He often broke things down by $/kcal or similar. I don’t have to as I can just say “If you buy these things for <$200 you won't starve, and if you are concerned about nutrition, take a multivitamin daily." If I only had $100 or $200 to spend, I'd be buying exactly what I listed above, and some way to heat it, starting with rice, canned beans (multiple varieties, serve over rice with sauce from can), and pancake mix. Add flour salt sugar and oil. Then meat. And I just realized I forgot syrup! We eat a lot of maple syrup. Sub some of the sugar for maple syrup. WATER is your first need, so stock up while it's free and coming out of your tap. Things to store it in are not free (unless you can recycle drink bottles) but about the cheapest thing I can think of is food safe five gallon buckets with spout lids. The combo is cheaper by a little bit than aquatainers, but you can still move them around if you need too. The lids with spouts are an added bonus. Being able to stack them is an extra-extra bonus. For new water storage 33 or 55 gallon drums are about the cheapest $/gallon but delivery will wipe out your savings. They are also hard to move. Buckets are useful for SO MANY things, and they often get overlooked. Ratchet straps are another overlooked thing that is EXTREMELY useful. You can use them to lift and move heavy things, secure tarps by wrapping them around the tarp and the object, and of course use them to strap things down. I strap water buckets to the hand truck so they don't fall off when going over uneven terrain (fancy for 'back yard'). Long ago, one of the new prepper couples who Bob counseled did a test weekend and had a lot of trouble moving water. I suggested a pneumatic-wheeled hand truck. I use mine all the time to move stuff. At the moment it has a folding chair and an EZup canopy strapped to it in preparation for our swim meet tonight. Much easier than carrying the stuff. I've used mine to move firewood, bags of sand or soil, concrete blocks, buckets, barrels, flip top crates, boxes, all sorts of things. It's a big force multiplier. n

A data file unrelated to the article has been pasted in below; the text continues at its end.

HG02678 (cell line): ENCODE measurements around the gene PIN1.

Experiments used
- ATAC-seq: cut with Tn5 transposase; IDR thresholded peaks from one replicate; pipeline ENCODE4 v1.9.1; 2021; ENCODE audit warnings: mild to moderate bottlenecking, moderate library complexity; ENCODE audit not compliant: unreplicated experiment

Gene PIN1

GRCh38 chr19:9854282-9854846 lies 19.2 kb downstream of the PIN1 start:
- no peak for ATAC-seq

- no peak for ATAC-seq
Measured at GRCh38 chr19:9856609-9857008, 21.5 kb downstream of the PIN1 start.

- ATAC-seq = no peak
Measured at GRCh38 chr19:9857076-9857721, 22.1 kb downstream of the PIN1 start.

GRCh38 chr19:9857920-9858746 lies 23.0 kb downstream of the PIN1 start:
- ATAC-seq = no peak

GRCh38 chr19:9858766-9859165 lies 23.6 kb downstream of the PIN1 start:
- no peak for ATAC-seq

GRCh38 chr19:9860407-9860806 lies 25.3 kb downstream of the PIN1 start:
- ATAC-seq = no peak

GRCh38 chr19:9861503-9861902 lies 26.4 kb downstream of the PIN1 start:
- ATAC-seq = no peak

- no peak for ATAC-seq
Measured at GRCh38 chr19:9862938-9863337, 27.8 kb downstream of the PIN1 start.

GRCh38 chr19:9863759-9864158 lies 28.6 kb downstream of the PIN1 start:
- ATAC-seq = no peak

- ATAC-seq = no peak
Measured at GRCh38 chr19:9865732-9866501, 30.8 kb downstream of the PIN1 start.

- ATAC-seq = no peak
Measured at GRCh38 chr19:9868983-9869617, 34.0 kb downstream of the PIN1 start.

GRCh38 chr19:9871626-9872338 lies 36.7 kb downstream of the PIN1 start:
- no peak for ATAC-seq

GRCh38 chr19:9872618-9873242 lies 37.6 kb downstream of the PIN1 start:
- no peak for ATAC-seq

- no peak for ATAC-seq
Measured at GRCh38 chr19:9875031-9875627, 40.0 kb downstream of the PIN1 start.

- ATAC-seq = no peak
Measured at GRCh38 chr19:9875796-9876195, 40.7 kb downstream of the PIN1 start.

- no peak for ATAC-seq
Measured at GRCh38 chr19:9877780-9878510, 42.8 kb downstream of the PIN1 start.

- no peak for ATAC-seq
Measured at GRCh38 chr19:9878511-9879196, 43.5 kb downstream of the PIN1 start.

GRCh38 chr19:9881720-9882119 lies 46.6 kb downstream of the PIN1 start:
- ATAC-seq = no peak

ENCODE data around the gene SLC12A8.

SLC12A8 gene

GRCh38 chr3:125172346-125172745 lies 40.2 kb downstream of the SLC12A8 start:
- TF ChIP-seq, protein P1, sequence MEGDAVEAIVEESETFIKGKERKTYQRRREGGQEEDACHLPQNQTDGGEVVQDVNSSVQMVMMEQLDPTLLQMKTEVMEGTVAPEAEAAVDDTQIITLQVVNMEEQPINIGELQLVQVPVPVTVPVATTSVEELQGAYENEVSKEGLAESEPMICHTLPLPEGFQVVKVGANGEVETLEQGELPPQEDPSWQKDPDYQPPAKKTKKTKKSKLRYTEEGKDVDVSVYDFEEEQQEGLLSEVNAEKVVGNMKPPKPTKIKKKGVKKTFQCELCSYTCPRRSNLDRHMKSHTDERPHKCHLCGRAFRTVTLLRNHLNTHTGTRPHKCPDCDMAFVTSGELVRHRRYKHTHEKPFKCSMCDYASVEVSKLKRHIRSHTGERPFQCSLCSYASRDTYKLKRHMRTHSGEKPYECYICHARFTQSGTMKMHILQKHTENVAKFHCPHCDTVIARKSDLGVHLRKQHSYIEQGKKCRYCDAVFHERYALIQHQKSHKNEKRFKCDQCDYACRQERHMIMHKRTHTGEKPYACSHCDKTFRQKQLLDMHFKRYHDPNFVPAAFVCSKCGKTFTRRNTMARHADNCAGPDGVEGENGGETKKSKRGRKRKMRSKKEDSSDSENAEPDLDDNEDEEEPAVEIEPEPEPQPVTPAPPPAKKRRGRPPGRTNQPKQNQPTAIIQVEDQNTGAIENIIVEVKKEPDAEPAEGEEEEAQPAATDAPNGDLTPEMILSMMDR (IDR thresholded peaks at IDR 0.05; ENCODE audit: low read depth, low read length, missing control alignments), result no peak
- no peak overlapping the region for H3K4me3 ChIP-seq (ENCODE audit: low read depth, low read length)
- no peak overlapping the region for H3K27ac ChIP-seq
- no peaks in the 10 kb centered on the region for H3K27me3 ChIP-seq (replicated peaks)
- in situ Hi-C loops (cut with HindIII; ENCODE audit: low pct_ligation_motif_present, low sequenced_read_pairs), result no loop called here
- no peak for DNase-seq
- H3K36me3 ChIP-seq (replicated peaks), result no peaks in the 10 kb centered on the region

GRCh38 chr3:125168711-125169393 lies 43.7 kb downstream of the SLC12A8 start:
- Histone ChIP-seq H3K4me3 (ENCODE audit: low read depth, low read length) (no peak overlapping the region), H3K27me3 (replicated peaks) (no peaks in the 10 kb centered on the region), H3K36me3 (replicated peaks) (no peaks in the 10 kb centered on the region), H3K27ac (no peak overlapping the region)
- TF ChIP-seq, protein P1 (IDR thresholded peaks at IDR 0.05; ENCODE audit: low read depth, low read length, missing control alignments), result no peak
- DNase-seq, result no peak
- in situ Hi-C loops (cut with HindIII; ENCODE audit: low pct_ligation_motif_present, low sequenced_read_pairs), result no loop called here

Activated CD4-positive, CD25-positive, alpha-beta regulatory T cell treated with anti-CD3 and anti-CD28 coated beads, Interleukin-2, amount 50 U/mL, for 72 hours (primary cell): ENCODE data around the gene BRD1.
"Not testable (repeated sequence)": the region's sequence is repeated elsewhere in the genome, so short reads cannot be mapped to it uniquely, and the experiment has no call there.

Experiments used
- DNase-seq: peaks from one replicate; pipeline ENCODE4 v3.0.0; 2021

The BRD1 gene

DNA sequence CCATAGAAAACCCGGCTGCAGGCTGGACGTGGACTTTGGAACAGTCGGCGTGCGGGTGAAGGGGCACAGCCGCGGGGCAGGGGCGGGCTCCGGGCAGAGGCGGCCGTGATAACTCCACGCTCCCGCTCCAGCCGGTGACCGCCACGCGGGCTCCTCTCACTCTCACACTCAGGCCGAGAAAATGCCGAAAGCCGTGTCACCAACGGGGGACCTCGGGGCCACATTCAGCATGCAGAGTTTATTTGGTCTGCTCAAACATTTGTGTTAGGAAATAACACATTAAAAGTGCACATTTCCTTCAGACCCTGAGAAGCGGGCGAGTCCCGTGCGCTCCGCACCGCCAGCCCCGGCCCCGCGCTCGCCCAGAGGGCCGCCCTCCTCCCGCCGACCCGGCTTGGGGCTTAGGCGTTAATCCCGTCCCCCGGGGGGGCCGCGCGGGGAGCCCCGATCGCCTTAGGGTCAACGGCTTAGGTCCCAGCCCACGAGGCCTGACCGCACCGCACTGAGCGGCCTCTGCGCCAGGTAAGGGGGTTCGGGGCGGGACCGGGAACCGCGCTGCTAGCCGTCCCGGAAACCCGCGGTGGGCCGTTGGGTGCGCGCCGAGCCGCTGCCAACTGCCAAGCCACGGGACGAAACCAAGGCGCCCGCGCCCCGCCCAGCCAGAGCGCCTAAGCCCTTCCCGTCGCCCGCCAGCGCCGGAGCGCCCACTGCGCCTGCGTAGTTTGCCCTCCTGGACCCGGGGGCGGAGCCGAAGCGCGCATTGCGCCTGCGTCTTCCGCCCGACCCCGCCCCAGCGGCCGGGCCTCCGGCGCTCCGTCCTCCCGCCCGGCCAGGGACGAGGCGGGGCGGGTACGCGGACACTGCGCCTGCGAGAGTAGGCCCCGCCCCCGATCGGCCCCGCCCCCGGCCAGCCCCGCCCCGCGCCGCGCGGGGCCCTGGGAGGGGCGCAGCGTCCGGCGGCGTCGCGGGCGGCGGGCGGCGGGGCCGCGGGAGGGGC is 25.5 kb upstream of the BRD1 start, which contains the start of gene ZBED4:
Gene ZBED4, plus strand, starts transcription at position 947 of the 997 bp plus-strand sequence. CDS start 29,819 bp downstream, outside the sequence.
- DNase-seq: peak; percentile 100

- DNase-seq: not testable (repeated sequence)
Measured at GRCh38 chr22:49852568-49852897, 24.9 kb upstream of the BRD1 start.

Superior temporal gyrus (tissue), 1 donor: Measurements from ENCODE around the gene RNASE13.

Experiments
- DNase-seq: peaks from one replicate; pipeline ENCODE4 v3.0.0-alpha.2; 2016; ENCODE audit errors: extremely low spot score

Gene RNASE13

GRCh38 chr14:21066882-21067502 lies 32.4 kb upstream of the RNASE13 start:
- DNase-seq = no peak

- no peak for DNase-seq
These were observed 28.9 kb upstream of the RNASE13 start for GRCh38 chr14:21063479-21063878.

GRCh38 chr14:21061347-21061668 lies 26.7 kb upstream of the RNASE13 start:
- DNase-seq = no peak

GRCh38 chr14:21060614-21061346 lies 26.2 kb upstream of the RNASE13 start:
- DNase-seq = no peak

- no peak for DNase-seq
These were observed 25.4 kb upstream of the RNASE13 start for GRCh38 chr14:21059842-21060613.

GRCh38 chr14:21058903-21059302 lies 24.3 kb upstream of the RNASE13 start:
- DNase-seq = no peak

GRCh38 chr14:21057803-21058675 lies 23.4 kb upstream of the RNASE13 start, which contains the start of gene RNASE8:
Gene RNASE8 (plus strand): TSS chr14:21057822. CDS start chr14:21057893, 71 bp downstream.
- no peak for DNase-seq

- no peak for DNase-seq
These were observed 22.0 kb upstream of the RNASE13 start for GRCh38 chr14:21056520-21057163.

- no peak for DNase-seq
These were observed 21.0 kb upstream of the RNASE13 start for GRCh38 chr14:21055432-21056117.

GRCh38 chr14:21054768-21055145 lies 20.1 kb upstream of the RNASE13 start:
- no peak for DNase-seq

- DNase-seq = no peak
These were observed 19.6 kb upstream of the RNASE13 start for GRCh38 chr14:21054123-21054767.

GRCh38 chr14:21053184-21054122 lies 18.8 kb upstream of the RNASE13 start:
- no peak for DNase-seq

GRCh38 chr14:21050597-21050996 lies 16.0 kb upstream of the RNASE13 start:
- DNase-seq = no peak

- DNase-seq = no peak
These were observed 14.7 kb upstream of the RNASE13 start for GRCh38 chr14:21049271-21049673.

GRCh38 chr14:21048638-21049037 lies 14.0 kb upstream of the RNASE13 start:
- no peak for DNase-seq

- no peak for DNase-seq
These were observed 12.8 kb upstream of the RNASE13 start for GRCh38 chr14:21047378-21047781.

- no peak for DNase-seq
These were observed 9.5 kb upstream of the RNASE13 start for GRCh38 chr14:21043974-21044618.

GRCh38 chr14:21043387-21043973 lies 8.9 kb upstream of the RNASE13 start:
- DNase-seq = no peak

16. I expect that Newsom will make his move in a month, once the dust settles from the circular firing squad -er- debate in Miami. Newsom/O’Rourke 2020.